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We will be in Italy this November. Should I get some "walking around money" before I go? I think my bank has reasonable rates.

I know I take the risk of the Euro dropping or the dollar rising. Maybe I should wait until a closer time?

EDIT

I know this question was asked a long time ago, but since it just recently pass the 10,000 view mark, it might help others in the same situation.

One thing I forgot to mention is that we arrived on a Sunday in Venice. Which made things a little more difficult because we had problems. We have TWO different ATM cards and I called BOTH banks and told them we would be in Italy during those times. Both banks said no problem! Got to Italy and our cards didn't work!!

OK, so I tried calling the bank's 24/hour service. Guess what? My AT&T phone also didn't work! I had called AT&T and told them my phone (and my wife's phone) would be in Italy during those times. "Sure! No problem!".

So we had no local currency. And our cards didn't work. By some lucky streak or something, my wife's phone did work. So we were able to call the banks and have them turn on the ATM cards.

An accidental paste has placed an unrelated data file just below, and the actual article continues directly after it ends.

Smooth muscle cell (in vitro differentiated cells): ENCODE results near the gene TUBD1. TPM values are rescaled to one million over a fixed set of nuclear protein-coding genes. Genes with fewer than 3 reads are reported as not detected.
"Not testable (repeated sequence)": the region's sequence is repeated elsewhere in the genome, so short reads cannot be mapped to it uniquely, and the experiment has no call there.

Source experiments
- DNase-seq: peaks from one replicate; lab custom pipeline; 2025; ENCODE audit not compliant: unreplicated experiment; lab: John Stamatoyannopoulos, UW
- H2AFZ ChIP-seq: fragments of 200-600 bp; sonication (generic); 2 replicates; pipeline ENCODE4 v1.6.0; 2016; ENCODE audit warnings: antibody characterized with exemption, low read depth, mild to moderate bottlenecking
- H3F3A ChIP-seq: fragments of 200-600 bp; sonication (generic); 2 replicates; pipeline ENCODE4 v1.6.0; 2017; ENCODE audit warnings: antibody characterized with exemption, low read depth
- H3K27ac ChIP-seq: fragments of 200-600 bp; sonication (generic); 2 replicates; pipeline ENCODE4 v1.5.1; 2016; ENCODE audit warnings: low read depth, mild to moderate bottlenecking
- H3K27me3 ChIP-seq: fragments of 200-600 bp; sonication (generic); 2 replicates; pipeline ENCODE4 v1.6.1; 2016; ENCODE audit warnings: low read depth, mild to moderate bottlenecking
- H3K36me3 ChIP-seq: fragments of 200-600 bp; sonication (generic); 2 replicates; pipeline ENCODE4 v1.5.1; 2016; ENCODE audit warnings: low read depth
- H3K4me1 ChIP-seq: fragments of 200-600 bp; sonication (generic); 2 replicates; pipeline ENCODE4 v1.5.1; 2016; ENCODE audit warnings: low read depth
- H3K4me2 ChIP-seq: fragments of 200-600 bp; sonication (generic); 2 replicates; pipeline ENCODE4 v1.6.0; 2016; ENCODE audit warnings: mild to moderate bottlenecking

Moral of the story...it was getting late on a Sunday and we didn't have cash or cards to get to our hotel. If I had taken 100 Euros or so, I could have at least paid a water taxi to take us to our hotel where we could have used their phone, etc. We got lucky...but it could have been worse. Next time, I'm paying the penalty and taking some walking-around money before we go.

  • 5
    Or you just take an ATM card with you and withdraw the money as you need it. – Karlson Apr 20 '12 at 17:41
  • Last time I visited the US, I was able to survive on plastic "cash" (Mastercard/Maestro) only, no US cash with me. Would be nice to know if that works the other way around as well. Plastic always seems to have the better exchange rate – user141 Apr 20 '12 at 20:19
  • You probably should add your answer for this. Also, your phone may not work in Europe as the US and Europe use different GSM standards, and not all the phones are supporting all of them (e.g. iPhones can be two types - for US use only and for international use) – VMAtm May 10 '18 at 23:01
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I personally recommend just getting money out at your destination with an ATM. Quite often you can get debit cards or travel cards that let you pre-load from your home country, and then withdraw over there, fee free. However, I suspect they'll make their money other ways (ie worse rates).